When it comes to pies and crumbles, I’m usually a purist: I prefer to use only one type of fruit. Saskatoon pie and crumble, however, pose two problems. First, the berries are relatively low-moisture, with pronounced pips and skins. When you cook them down with sugar they don’t ooze moisture like most other fruits, so they don’t produce cohesive pastry fillings without the addition of water, which simply dilutes the flavour of the berries. Second, they are low-acid when ripe, and on their own don’t make well-balanced fillings.
Rhubarb solves both of these problems. When cooked down, most rhubarb varieties are fluid, and help make saskatoons into a cohesive pastry filling. Rhubarb is also crazy tart, balancing the sweetness of … Continue reading.
Some quick notes on a springtime specialty.
The most difficult part about using rhubarb as a pastry filling is that once it’s cooked it has almost no structure. Actually it’s entirely liquid. For this reason rhubarb is often mixed with other fruit like strawberries or apples. Right now I have lots of rhubarb, hardly any fruit in the freezer, and berries and apples are still months off. In other words I have to set my rhubarb filling with gelatin or cornstarch.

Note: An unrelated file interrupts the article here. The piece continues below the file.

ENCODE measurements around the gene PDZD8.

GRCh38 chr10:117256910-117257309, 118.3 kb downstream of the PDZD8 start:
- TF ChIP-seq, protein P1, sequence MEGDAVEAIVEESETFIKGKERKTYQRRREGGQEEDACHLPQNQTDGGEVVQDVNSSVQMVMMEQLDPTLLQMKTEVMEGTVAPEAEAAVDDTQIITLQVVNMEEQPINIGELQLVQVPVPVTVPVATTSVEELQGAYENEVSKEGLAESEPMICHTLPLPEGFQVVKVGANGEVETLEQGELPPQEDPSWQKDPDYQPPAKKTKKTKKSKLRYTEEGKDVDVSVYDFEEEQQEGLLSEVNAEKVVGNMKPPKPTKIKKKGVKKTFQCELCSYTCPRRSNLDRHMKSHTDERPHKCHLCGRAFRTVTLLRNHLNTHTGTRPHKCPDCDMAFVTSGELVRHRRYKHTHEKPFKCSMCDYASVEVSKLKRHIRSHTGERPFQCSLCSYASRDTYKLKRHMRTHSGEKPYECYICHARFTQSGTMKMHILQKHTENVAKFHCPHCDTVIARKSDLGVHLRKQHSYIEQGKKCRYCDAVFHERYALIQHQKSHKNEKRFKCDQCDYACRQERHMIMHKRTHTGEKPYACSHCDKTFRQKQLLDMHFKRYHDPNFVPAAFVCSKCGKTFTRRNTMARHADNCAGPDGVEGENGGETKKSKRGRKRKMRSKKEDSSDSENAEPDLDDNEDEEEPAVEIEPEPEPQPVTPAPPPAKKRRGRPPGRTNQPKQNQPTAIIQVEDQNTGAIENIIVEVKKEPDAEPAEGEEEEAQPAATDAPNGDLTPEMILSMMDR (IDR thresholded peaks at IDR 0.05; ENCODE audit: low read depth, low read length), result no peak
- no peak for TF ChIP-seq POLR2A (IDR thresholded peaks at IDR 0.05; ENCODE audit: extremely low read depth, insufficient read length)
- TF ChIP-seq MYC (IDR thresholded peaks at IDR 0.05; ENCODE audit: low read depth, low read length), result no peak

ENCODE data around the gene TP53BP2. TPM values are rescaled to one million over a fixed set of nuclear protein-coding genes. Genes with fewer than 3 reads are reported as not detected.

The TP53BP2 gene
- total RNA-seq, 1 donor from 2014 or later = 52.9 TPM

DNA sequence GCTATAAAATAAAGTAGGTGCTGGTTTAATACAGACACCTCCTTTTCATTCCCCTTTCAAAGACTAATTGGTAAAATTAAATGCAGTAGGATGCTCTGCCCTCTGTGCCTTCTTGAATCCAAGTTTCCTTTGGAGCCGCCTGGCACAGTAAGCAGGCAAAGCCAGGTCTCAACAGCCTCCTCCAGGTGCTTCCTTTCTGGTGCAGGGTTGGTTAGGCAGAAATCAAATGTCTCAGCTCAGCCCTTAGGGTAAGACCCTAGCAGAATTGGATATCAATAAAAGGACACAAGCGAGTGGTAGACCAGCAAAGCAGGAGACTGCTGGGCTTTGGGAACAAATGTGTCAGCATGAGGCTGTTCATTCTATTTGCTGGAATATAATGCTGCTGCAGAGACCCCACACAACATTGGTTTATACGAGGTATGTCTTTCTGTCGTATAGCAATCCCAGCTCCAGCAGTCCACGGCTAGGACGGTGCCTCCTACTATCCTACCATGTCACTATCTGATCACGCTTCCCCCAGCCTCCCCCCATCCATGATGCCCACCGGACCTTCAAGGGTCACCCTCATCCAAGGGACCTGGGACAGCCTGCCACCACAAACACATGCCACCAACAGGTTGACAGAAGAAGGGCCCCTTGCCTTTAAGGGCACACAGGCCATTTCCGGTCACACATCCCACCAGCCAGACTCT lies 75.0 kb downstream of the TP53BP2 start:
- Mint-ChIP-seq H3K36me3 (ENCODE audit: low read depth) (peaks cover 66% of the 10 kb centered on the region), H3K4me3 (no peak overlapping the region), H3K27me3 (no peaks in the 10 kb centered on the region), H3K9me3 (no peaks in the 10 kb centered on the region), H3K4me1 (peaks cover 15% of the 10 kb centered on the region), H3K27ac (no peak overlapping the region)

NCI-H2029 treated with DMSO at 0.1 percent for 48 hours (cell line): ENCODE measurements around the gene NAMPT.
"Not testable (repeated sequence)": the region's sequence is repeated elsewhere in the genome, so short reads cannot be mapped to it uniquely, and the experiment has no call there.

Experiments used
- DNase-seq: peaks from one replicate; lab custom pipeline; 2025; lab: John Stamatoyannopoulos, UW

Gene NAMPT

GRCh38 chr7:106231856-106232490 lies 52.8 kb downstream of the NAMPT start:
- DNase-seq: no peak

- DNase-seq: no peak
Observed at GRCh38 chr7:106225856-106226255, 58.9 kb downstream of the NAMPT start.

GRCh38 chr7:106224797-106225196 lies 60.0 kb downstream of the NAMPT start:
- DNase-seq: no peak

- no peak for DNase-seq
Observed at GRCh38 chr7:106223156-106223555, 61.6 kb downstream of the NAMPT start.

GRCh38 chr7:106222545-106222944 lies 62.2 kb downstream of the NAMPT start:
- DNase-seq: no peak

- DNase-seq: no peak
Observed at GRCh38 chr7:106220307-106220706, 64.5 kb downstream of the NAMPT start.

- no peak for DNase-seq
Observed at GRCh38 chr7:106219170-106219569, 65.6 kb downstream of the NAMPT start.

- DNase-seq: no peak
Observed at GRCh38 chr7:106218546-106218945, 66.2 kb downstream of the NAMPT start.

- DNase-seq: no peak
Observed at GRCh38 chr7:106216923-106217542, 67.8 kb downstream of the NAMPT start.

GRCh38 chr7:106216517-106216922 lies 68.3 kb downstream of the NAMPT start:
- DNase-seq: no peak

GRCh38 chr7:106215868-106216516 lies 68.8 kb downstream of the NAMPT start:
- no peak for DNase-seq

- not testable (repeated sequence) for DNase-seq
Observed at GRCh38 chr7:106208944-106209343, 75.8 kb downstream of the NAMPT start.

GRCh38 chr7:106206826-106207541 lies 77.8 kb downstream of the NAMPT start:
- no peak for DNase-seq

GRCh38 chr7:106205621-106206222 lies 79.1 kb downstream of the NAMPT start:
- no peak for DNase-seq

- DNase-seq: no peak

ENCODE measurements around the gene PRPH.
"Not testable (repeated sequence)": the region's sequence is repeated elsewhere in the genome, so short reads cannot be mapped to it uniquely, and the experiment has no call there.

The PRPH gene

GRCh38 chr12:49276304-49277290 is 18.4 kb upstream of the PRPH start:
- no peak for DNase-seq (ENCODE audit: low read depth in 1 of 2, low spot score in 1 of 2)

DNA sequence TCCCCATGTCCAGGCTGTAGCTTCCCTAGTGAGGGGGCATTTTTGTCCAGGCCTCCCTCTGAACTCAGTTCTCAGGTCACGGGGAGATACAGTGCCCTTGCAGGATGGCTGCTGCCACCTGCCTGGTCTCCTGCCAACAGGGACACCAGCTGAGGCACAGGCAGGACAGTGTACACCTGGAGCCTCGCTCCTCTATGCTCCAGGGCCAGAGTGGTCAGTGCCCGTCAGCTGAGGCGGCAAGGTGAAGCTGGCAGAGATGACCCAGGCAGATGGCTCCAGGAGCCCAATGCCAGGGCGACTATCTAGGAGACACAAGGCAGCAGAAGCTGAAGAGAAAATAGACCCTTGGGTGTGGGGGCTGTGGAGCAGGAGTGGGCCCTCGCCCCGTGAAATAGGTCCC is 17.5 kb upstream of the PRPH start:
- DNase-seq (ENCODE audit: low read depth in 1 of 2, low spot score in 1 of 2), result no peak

We like rhubarb because it is tart, but oftentimes it is too tart. To make sure the acidity isn’t overpowering, I make rhubarb pie in a shallow, French tart pan instead of a classic North American pie pan; this … Continue reading.
I just nailed down a solid ratio of ingredients for a classic crumble. If you’re not from around here, let me tell you about crumbles.
A crumble is a casserole filled with some manner of stewed or baked fruit, topped with a crispy layer made from flour, sugar, and butter, usually with the addition of other grains or nuts. It is baked in a casserole, and often served with ice cream.
Crumble and crisp are two words for the same thing, though crumble seems to be the more common term in the UK, while crisp is more common in North America. As usual, Canadians comfortably elide the British and American vernaculars.
Crumble should not to be confused with cobbler, which … Continue reading.
Possibly my favourite application for rhubarb. Almost any tart fruit can be used, but the sour flavour of rhubarb marries beautifully with the nutty character of the brown butter.